Prism assists school districts to set up an annual strategic planning process designed to ensure a clear focus on priorities and the optimal allocation of resources at both the district and individual school level. Designed to fit neatly into the annual district calendar, the planning process is intentional, information-driven and repeatable. First, the district identifies its mission, performance targets, priorities and long-term strategies. In the context of that district-wide plan, individual schools develop improvement plans that include building-specific performance targets, activities and action plans. Because of the efficiency created by Sean Brady’s facilitation and Prism’s Group Decision Support System™, the district plan is usually created in just two days and each building plan in just one day.
The planning process
The District team begins by reviewing three- to five-year performance trends on all key academic indicators.
They then set performance targets. This is a two-step process. First, they select a set of measures to assess performance of the entire K to 12 system. Then, for each measure, they set three- or five-year targets.
With the targets set, the district team quickly identifies the key performance gaps they need to close. They now generate a research plan: a set of key questions that, if answered well, will give them the information that they need to articulate strategies to close their performance gaps. The presentation of research findings is designed to seed the district team’s strategy development by answering three questions:
- What does the research say?
- So what does it have to do with our school district?
- Now what do we need to do to improve student performance?
Armed with this information, the district team completes and then prioritizes a strength, weakness, opportunity and threat analysis (SWOT). With this as a rich platform, they launch into strategy development. Strategies clearly answer the question: What do we need to do to achieve our mission and performance targets?
Once they agree to the set of strategies, the group uses Prism’s Group Decision Support System™ to create a strategic profile. Voting results are displayed in a two-dimensional scatter diagram, which is basically a picture of the entire school system at a point in time. Simple interpretation of this strategic profile helps to distinguish between high- and low-leverage strategies — and therefore to identify immediate priorities. The planning team does not consider all strategies to be equal and does target limited resources at opportunities providing the “greatest bang for the buck.”
For example, see Whitney Point’s strategic profile. This two-dimensional scatter diagram displays how the district team assessed 13 strategies. The vertical axis indicates their relative importance; the horizontal axis indicates their current performance; old strategies are displayed in squares and new strategies, in circles.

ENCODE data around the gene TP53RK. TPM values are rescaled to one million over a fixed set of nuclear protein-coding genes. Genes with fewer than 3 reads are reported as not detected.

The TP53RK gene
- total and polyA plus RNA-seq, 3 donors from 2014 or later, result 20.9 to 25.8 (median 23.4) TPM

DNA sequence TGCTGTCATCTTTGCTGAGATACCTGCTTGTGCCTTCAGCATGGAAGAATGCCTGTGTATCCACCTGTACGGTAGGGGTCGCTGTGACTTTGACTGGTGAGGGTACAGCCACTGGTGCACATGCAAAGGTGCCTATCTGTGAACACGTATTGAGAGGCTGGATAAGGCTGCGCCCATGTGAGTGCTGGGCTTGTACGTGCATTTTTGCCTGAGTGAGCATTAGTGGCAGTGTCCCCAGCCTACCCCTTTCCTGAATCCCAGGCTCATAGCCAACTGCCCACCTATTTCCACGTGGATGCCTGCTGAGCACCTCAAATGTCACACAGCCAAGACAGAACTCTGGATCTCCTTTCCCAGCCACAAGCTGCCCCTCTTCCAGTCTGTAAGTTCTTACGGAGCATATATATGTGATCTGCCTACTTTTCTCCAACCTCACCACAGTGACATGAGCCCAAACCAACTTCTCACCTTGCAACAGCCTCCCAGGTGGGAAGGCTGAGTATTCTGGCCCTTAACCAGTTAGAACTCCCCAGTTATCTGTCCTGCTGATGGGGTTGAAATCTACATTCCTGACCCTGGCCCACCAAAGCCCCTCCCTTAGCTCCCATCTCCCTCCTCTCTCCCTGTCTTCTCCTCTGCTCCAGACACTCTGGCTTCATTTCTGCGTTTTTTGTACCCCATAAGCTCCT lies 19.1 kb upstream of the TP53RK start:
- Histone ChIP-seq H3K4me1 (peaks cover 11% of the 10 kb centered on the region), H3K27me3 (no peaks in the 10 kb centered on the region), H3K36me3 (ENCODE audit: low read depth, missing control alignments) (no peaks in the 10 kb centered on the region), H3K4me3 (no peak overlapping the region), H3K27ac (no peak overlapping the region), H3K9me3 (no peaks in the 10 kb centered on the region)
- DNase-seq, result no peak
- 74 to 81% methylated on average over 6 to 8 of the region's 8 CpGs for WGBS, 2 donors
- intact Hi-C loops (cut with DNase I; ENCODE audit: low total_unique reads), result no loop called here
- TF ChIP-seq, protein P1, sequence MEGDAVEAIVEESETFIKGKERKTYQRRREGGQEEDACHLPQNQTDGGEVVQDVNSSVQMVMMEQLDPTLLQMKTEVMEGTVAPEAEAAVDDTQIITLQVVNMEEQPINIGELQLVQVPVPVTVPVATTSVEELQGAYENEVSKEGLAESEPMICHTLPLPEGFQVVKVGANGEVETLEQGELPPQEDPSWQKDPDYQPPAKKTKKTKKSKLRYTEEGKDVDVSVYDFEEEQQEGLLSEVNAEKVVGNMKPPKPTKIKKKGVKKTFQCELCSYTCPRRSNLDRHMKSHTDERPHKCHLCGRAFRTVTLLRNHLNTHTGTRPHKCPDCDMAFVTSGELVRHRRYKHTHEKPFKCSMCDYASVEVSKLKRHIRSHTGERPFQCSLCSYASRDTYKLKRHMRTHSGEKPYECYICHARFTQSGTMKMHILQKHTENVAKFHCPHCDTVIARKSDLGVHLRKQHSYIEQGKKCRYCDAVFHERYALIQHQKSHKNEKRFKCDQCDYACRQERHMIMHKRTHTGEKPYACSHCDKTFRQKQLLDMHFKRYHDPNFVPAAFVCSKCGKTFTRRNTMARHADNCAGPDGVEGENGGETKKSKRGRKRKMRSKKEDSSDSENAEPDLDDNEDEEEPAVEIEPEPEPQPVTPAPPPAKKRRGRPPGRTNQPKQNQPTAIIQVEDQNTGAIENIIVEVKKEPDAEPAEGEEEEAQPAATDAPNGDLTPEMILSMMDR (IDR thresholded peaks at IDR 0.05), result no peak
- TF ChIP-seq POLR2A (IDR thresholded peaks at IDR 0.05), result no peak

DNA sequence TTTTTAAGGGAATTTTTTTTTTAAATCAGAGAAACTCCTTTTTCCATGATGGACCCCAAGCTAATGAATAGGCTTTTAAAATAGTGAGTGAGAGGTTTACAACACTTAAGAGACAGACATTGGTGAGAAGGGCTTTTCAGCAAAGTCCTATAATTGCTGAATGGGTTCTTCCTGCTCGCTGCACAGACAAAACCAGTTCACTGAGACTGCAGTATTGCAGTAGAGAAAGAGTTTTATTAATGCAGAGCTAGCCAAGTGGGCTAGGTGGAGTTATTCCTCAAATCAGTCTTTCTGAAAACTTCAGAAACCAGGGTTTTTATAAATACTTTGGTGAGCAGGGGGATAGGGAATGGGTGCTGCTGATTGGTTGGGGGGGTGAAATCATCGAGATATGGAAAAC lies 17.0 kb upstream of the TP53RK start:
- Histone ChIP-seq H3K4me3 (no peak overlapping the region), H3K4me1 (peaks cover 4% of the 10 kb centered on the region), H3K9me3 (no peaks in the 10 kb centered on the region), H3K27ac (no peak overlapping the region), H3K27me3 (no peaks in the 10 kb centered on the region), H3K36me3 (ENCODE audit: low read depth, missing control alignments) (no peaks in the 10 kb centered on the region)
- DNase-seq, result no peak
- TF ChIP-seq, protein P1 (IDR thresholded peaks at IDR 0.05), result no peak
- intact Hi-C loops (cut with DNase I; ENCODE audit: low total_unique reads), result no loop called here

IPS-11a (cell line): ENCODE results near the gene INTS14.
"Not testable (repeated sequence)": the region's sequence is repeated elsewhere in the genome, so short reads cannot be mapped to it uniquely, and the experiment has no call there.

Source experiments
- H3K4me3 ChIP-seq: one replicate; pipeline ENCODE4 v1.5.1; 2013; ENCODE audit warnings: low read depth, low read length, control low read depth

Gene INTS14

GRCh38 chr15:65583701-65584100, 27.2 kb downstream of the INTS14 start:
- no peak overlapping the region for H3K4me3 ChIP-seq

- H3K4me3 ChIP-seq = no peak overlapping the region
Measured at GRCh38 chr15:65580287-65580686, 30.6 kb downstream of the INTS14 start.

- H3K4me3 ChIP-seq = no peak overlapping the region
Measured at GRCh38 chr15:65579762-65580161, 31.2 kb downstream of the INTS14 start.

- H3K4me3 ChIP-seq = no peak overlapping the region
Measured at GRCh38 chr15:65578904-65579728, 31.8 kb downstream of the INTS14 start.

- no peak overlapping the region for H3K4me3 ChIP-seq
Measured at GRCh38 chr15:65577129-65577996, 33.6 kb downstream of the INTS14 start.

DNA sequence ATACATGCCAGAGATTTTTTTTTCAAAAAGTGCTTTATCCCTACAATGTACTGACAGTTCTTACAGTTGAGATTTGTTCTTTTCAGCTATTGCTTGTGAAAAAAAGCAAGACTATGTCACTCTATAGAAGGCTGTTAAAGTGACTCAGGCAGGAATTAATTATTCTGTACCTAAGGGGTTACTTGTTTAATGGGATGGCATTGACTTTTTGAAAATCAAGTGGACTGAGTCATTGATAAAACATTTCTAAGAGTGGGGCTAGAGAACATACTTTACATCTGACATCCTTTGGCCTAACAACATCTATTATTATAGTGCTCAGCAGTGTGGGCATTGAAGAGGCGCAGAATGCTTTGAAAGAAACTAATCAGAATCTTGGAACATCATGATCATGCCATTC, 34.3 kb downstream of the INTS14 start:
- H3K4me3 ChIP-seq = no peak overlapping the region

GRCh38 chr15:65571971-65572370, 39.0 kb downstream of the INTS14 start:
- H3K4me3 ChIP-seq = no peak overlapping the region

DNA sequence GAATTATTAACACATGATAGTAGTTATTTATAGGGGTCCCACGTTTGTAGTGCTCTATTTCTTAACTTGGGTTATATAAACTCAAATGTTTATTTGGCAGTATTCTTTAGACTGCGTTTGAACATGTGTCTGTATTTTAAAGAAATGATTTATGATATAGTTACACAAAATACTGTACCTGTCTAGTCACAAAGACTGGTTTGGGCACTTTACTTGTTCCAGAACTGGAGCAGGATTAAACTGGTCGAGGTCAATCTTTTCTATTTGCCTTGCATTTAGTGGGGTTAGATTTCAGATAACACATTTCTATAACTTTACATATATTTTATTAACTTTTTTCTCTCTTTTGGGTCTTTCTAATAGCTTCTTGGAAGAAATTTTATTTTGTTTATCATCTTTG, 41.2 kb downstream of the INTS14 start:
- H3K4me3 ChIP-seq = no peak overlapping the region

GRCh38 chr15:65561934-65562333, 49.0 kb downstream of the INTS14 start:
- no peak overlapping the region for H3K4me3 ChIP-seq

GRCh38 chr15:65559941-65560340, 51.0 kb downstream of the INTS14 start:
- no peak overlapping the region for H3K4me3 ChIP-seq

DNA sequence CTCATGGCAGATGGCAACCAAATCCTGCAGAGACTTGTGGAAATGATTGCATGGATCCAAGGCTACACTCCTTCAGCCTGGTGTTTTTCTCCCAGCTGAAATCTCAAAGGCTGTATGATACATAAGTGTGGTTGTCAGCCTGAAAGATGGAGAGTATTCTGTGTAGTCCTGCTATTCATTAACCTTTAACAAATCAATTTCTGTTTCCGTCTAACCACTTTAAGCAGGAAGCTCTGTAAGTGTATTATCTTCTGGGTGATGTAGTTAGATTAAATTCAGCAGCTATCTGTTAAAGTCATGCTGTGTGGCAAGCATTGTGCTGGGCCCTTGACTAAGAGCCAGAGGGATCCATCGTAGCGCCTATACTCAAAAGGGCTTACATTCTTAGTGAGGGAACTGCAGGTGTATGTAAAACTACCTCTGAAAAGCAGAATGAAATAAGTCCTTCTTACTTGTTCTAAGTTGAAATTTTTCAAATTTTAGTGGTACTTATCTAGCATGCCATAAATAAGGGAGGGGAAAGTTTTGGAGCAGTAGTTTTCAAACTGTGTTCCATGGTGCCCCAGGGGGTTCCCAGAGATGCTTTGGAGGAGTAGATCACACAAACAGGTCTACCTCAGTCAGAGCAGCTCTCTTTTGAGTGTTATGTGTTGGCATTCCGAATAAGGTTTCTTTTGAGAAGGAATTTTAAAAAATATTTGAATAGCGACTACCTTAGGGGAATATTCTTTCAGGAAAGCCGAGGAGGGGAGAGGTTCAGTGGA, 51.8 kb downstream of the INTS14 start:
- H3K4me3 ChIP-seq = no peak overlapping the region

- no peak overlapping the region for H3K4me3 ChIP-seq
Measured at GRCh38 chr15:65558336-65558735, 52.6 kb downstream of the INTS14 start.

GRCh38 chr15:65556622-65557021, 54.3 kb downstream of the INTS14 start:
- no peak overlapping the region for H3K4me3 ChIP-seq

The profile interpretation guide helps the team to identify district priorities. Strategies #13, #6 and #1 dominate the remaining 10 strategies in importance and they are also underperforming. These very important, under-performing strategies are priorities: immediate, high-leverage opportunities that are ripe for resources and attention.
As a final check, the district team uses Prism’s Group Decision Support System™ to facilitate the consensus process and ensure final, explicit support for the academic improvement plan.
The deliverable is a one-page district plan that becomes
- The primary communication vehicle with all district stakeholders: it can be presented at board meetings, PTA meetings, faculty meetings, Rotary club meetings, etc.
- A powerful management tool for the administration and board to identify, track, monitor and update the district priorities so that they may allocate resources optimally.
- With the district plan as context, school teams produce their own succinct plan with performance targets, key activities, and detailed action plans including specifically who will do what by when with what resources.
Repeating the planning cycle annually
These plans do not belong on a shelf. The entire planning cycle should be repeated annually at the district and school level. Performance targets should be modified and updated. Strategies should be refreshed, modified or replaced. Building action plans should be reinvigorated.
For a more detailed description of this planning process, including sample district and school plans, please click on the case study link below.
Sample case study: District and School Improvement Planning with Prism